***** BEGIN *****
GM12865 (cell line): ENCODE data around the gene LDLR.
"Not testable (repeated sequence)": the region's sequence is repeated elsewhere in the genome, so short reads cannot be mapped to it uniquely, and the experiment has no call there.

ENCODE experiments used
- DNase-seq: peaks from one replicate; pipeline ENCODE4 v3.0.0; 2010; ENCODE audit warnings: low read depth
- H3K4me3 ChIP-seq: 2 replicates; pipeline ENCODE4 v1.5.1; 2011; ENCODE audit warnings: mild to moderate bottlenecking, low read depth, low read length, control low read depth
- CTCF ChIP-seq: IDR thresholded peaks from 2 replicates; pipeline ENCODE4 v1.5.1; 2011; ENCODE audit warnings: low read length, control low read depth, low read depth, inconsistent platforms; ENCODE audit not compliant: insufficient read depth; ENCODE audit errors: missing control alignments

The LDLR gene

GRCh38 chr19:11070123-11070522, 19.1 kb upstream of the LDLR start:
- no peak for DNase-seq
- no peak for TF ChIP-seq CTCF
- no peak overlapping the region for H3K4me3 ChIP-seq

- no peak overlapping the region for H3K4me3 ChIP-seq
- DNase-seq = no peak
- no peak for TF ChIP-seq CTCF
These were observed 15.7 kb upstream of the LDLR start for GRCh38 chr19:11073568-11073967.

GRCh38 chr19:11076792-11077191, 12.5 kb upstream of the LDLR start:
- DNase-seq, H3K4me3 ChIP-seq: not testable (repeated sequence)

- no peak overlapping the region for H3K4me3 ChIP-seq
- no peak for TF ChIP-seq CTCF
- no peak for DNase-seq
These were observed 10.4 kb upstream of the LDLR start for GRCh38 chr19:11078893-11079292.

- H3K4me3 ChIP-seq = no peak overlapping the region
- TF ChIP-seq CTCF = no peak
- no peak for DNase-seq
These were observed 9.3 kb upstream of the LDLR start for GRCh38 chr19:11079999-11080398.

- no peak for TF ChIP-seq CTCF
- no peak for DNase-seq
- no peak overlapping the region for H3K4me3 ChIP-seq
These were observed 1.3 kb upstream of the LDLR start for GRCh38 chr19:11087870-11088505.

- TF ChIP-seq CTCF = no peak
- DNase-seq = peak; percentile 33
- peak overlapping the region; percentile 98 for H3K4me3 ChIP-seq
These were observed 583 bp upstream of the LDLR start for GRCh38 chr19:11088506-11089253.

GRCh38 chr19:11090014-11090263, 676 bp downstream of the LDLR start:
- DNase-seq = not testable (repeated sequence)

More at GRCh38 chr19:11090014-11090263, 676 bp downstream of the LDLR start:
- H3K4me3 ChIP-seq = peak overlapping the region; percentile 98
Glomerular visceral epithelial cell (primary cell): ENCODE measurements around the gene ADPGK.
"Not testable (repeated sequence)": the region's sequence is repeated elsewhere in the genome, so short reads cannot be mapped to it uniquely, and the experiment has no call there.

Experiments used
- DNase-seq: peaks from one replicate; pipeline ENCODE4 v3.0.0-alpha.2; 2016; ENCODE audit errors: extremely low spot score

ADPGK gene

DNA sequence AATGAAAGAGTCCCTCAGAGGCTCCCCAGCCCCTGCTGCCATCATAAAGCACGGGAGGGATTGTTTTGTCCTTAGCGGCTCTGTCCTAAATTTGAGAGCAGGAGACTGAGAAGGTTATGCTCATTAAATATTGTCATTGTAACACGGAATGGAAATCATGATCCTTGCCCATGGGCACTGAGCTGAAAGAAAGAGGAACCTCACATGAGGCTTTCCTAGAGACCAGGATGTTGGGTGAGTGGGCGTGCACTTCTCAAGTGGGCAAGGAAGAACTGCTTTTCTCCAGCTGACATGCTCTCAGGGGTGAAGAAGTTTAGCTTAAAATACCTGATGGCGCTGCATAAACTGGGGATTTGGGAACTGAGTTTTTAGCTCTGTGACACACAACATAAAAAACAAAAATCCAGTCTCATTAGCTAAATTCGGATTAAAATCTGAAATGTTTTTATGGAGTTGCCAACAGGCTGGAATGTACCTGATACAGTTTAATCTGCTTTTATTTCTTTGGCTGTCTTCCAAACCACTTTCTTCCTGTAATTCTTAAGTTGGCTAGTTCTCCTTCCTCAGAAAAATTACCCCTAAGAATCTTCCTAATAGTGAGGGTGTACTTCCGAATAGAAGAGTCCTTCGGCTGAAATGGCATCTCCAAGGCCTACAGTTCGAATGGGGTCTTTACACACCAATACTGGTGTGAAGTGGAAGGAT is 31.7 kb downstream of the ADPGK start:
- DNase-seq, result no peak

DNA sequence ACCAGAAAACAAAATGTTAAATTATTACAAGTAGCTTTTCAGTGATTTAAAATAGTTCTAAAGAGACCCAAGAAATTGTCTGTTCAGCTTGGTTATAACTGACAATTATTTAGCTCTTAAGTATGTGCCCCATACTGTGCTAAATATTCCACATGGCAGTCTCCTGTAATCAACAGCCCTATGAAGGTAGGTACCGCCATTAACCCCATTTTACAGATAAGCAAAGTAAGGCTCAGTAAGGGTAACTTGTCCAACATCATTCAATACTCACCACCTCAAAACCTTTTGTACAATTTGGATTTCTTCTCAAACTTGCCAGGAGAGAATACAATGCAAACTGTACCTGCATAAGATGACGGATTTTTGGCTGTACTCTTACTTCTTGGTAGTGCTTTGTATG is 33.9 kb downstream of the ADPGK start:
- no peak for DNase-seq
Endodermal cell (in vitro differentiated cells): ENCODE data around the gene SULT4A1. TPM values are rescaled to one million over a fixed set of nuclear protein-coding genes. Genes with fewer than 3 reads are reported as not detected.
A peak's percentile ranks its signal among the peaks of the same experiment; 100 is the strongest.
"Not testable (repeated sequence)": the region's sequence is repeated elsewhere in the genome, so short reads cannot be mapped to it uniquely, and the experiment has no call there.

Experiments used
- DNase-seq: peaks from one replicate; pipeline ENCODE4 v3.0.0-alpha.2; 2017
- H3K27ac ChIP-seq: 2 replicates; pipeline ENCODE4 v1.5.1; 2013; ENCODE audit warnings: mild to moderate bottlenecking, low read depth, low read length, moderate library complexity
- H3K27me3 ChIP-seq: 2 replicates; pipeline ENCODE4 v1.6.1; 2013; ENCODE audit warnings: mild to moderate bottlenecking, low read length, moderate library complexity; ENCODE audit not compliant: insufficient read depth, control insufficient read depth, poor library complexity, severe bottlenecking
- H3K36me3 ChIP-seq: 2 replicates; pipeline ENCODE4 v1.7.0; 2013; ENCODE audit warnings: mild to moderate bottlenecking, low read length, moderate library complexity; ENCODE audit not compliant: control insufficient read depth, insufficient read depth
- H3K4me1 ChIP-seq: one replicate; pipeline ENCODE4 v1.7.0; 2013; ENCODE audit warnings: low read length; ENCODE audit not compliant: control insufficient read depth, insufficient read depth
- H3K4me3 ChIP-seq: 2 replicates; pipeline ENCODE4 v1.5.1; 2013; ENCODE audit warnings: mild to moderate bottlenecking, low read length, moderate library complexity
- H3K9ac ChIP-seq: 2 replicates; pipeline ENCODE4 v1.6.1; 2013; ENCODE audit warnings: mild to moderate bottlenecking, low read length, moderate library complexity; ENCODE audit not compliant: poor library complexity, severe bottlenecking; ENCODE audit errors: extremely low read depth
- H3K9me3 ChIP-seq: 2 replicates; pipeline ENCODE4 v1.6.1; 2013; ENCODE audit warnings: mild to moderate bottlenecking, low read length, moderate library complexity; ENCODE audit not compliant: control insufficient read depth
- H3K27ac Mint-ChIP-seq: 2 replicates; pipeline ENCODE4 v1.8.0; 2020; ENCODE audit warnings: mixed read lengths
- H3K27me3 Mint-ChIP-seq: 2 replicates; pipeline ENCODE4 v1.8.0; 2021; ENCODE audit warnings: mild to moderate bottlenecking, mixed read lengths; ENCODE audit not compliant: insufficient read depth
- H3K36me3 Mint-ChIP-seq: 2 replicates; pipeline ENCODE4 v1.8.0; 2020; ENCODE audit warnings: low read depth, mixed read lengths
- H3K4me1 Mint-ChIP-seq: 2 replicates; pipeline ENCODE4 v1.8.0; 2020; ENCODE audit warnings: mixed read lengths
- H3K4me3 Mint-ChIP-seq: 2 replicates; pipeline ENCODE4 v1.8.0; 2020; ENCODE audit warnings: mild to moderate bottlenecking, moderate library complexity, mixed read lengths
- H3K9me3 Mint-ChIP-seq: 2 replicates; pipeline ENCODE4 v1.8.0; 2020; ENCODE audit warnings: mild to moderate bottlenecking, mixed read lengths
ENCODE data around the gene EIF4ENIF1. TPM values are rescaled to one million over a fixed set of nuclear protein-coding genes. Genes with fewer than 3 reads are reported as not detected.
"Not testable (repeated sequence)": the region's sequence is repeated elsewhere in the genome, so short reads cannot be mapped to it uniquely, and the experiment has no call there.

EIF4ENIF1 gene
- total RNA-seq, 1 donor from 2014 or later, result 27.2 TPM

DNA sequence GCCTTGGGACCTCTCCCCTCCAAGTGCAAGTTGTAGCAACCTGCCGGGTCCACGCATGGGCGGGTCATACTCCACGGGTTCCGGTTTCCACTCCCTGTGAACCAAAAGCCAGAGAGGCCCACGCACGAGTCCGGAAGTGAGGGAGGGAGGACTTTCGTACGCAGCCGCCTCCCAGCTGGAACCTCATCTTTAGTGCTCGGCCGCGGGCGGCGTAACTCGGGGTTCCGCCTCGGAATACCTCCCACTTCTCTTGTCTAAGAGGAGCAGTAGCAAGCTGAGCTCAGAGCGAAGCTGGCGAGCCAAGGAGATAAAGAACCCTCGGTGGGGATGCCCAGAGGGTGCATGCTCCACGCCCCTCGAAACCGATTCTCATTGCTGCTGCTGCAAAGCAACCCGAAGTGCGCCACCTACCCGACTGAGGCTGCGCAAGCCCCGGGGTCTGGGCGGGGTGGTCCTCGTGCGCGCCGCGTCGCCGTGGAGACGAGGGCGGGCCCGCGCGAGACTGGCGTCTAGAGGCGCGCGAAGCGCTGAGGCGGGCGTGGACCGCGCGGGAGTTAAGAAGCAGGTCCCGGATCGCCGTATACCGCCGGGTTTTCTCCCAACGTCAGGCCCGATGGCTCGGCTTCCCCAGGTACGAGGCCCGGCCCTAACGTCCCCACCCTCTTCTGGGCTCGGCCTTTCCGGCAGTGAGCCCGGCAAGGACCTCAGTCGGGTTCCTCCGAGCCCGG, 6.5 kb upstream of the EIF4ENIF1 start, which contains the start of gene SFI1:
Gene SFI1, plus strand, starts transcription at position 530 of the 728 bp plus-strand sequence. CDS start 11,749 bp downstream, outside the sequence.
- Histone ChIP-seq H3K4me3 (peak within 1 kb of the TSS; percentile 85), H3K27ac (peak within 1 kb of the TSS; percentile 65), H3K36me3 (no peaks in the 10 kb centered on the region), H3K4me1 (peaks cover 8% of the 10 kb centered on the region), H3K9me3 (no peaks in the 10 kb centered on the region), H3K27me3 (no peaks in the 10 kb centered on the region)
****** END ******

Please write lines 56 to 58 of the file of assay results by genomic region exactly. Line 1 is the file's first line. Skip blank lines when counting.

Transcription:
- H3K4me3 ChIP-seq: 2 replicates; pipeline ENCODE4 v1.5.1; 2013; ENCODE audit warnings: mild to moderate bottlenecking, low read length, moderate library complexity
- H3K9ac ChIP-seq: 2 replicates; pipeline ENCODE4 v1.6.1; 2013; ENCODE audit warnings: mild to moderate bottlenecking, low read length, moderate library complexity; ENCODE audit not compliant: poor library complexity, severe bottlenecking; ENCODE audit errors: extremely low read depth
- H3K9me3 ChIP-seq: 2 replicates; pipeline ENCODE4 v1.6.1; 2013; ENCODE audit warnings: mild to moderate bottlenecking, low read length, moderate library complexity; ENCODE audit not compliant: control insufficient read depth